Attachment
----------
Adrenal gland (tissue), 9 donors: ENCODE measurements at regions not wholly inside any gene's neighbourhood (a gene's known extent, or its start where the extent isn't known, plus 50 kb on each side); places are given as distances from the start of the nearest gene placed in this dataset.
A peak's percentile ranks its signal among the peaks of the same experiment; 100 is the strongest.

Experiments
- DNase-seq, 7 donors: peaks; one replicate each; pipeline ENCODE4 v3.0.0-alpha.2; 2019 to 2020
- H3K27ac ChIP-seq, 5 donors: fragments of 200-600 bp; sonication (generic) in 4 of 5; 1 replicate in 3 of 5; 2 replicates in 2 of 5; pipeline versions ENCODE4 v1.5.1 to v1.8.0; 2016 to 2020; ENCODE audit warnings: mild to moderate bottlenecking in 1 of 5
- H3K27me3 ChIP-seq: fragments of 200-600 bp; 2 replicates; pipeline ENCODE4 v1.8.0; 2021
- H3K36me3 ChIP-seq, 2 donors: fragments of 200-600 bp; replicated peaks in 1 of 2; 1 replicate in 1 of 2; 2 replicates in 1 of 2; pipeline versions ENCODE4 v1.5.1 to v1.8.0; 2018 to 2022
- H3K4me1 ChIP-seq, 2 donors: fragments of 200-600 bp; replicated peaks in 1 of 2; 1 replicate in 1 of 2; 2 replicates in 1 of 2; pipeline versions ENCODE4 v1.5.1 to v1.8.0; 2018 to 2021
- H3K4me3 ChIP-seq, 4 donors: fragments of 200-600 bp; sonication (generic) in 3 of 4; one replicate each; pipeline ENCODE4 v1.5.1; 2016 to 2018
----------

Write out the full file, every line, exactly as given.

Adrenal gland (tissue), 9 donors: ENCODE measurements at regions not wholly inside any gene's neighbourhood (a gene's known extent, or its start where the extent isn't known, plus 50 kb on each side); places are given as distances from the start of the nearest gene placed in this dataset.
A peak's percentile ranks its signal among the peaks of the same experiment; 100 is the strongest.

Experiments
- DNase-seq, 7 donors: peaks; one replicate each; pipeline ENCODE4 v3.0.0-alpha.2; 2019 to 2020
- H3K27ac ChIP-seq, 5 donors: fragments of 200-600 bp; sonication (generic) in 4 of 5; 1 replicate in 3 of 5; 2 replicates in 2 of 5; pipeline versions ENCODE4 v1.5.1 to v1.8.0; 2016 to 2020; ENCODE audit warnings: mild to moderate bottlenecking in 1 of 5
- H3K27me3 ChIP-seq: fragments of 200-600 bp; 2 replicates; pipeline ENCODE4 v1.8.0; 2021
- H3K36me3 ChIP-seq, 2 donors: fragments of 200-600 bp; replicated peaks in 1 of 2; 1 replicate in 1 of 2; 2 replicates in 1 of 2; pipeline versions ENCODE4 v1.5.1 to v1.8.0; 2018 to 2022
- H3K4me1 ChIP-seq, 2 donors: fragments of 200-600 bp; replicated peaks in 1 of 2; 1 replicate in 1 of 2; 2 replicates in 1 of 2; pipeline versions ENCODE4 v1.5.1 to v1.8.0; 2018 to 2021
- H3K4me3 ChIP-seq, 4 donors: fragments of 200-600 bp; sonication (generic) in 3 of 4; one replicate each; pipeline ENCODE4 v1.5.1; 2016 to 2018